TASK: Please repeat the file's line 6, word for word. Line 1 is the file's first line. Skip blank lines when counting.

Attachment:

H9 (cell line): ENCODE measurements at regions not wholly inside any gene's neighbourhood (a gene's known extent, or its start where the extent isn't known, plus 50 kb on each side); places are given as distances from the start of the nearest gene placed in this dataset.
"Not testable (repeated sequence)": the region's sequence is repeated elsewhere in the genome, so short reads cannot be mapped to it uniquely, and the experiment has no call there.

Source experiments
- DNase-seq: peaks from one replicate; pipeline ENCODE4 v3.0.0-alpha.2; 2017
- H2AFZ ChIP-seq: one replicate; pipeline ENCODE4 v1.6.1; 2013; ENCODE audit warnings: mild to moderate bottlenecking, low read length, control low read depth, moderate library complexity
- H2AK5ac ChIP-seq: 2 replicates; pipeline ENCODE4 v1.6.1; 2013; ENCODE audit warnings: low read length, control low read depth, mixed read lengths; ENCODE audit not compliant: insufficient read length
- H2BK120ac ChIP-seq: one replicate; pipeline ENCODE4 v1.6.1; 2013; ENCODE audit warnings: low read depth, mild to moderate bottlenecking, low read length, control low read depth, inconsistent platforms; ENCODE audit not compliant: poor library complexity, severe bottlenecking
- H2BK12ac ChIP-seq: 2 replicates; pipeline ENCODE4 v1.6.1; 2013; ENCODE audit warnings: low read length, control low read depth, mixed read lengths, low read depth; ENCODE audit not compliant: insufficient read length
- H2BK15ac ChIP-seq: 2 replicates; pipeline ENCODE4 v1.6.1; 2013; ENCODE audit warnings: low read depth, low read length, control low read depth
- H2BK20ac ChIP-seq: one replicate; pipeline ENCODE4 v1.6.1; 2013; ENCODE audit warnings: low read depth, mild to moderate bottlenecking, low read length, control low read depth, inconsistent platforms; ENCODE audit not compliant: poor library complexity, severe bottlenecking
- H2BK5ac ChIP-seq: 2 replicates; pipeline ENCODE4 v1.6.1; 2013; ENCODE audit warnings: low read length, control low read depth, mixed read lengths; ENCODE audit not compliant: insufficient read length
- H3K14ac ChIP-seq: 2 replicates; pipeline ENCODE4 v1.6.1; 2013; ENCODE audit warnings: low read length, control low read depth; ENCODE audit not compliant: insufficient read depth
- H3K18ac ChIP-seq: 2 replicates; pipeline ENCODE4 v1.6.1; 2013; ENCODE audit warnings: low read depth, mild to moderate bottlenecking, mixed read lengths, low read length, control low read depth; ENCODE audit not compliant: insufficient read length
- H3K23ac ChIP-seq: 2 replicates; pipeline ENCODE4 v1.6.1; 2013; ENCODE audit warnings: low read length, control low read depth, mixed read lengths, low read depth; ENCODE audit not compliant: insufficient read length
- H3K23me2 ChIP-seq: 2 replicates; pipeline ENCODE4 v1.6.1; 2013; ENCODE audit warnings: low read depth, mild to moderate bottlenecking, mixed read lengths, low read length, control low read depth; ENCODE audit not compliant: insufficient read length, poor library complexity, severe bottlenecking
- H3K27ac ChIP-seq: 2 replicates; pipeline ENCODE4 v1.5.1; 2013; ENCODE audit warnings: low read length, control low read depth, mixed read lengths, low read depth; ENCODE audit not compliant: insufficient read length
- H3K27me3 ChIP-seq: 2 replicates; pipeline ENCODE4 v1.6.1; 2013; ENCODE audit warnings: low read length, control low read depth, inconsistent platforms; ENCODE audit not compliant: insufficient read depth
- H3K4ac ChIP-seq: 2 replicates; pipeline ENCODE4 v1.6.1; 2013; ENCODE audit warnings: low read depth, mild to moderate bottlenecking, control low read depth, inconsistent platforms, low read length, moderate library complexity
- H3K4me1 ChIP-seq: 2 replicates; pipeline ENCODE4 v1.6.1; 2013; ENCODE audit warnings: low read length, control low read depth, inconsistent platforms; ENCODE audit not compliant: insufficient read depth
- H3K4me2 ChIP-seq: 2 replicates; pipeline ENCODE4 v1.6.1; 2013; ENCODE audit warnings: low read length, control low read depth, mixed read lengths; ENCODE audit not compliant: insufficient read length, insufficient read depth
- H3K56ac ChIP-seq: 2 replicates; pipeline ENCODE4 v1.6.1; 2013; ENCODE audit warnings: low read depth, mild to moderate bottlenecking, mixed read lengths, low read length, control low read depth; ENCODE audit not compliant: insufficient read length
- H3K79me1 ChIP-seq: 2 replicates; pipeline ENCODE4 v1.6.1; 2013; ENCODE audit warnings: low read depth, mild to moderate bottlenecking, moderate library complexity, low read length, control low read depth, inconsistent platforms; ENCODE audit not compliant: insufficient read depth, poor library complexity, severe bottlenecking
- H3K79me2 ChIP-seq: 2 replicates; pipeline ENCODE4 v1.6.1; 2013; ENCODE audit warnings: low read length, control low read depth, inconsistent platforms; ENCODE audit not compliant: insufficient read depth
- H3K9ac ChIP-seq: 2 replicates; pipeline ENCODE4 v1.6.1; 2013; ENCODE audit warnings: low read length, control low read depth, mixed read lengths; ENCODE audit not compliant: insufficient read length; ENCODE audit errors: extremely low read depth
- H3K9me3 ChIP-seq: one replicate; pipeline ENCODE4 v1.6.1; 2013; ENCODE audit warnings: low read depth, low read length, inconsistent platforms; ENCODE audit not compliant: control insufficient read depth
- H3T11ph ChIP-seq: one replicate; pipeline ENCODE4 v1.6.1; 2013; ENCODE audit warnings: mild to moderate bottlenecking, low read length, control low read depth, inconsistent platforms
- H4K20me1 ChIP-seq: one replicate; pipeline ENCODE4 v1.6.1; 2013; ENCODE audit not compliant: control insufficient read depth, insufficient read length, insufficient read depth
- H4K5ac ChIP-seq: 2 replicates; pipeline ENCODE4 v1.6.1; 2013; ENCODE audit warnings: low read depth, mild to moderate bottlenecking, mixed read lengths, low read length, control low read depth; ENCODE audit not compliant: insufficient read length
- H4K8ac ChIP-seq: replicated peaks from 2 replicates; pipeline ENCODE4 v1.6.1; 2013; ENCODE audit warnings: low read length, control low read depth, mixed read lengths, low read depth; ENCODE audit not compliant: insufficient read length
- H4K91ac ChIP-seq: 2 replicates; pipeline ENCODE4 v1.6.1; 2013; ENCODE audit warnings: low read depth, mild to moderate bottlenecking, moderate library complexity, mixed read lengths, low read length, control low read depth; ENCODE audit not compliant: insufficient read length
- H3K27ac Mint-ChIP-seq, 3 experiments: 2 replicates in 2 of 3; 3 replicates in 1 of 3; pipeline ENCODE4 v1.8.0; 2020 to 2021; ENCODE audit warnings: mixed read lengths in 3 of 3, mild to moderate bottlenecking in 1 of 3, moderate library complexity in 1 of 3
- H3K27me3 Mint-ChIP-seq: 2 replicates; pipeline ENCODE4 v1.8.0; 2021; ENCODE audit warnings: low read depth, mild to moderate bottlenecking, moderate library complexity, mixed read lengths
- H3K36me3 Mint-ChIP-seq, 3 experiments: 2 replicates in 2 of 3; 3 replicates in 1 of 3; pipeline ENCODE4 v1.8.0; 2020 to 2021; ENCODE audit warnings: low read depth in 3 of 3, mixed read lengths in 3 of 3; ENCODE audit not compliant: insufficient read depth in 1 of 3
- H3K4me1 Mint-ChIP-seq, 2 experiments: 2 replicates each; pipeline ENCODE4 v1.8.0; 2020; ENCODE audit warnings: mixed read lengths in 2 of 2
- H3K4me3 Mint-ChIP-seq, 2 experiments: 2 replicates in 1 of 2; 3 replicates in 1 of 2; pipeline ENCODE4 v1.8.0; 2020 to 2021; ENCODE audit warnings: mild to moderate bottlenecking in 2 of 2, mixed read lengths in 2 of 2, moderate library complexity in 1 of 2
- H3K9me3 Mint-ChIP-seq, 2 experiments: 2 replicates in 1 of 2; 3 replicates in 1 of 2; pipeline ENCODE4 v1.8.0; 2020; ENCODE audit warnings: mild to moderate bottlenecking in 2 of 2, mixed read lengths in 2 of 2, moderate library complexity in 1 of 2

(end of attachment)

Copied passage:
- H2AK5ac ChIP-seq: 2 replicates; pipeline ENCODE4 v1.6.1; 2013; ENCODE audit warnings: low read length, control low read depth, mixed read lengths; ENCODE audit not compliant: insufficient read length